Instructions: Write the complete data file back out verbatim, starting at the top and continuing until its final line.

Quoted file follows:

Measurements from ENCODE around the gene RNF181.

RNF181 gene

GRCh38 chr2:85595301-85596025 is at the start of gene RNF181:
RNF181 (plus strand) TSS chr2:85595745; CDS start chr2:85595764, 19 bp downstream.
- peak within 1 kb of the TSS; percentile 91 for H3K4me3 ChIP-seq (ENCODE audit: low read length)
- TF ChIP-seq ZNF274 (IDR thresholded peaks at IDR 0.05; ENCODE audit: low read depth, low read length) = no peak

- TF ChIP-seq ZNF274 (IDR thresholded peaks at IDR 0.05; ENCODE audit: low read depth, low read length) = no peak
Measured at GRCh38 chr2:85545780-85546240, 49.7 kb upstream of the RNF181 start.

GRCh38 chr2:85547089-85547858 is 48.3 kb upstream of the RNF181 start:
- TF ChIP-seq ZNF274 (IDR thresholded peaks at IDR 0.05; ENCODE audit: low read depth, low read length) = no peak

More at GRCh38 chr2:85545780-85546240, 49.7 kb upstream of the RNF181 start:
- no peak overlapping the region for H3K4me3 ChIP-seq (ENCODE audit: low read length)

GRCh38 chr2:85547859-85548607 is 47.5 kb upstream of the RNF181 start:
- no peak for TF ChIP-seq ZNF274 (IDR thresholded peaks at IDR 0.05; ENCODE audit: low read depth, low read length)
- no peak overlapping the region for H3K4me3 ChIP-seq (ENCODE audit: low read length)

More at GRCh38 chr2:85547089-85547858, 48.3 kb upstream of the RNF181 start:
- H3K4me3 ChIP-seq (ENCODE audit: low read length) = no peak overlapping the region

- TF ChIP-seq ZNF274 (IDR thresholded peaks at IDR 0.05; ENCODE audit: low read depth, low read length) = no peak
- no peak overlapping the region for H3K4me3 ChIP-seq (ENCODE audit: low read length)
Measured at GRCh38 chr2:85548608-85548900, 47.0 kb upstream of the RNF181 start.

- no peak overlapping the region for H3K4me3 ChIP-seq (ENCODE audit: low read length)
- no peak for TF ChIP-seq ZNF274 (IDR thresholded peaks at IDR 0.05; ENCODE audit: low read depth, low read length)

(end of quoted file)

Measurements from ENCODE around the gene RNF181.

RNF181 gene

GRCh38 chr2:85595301-85596025 is at the start of gene RNF181:
RNF181 (plus strand) TSS chr2:85595745; CDS start chr2:85595764, 19 bp downstream.
- peak within 1 kb of the TSS; percentile 91 for H3K4me3 ChIP-seq (ENCODE audit: low read length)
- TF ChIP-seq ZNF274 (IDR thresholded peaks at IDR 0.05; ENCODE audit: low read depth, low read length) = no peak

- TF ChIP-seq ZNF274 (IDR thresholded peaks at IDR 0.05; ENCODE audit: low read depth, low read length) = no peak
Measured at GRCh38 chr2:85545780-85546240, 49.7 kb upstream of the RNF181 start.

GRCh38 chr2:85547089-85547858 is 48.3 kb upstream of the RNF181 start:
- TF ChIP-seq ZNF274 (IDR thresholded peaks at IDR 0.05; ENCODE audit: low read depth, low read length) = no peak

More at GRCh38 chr2:85545780-85546240, 49.7 kb upstream of the RNF181 start:
- no peak overlapping the region for H3K4me3 ChIP-seq (ENCODE audit: low read length)

GRCh38 chr2:85547859-85548607 is 47.5 kb upstream of the RNF181 start:
- no peak for TF ChIP-seq ZNF274 (IDR thresholded peaks at IDR 0.05; ENCODE audit: low read depth, low read length)
- no peak overlapping the region for H3K4me3 ChIP-seq (ENCODE audit: low read length)

More at GRCh38 chr2:85547089-85547858, 48.3 kb upstream of the RNF181 start:
- H3K4me3 ChIP-seq (ENCODE audit: low read length) = no peak overlapping the region

- TF ChIP-seq ZNF274 (IDR thresholded peaks at IDR 0.05; ENCODE audit: low read depth, low read length) = no peak
- no peak overlapping the region for H3K4me3 ChIP-seq (ENCODE audit: low read length)
Measured at GRCh38 chr2:85548608-85548900, 47.0 kb upstream of the RNF181 start.

- no peak overlapping the region for H3K4me3 ChIP-seq (ENCODE audit: low read length)
- no peak for TF ChIP-seq ZNF274 (IDR thresholded peaks at IDR 0.05; ENCODE audit: low read depth, low read length)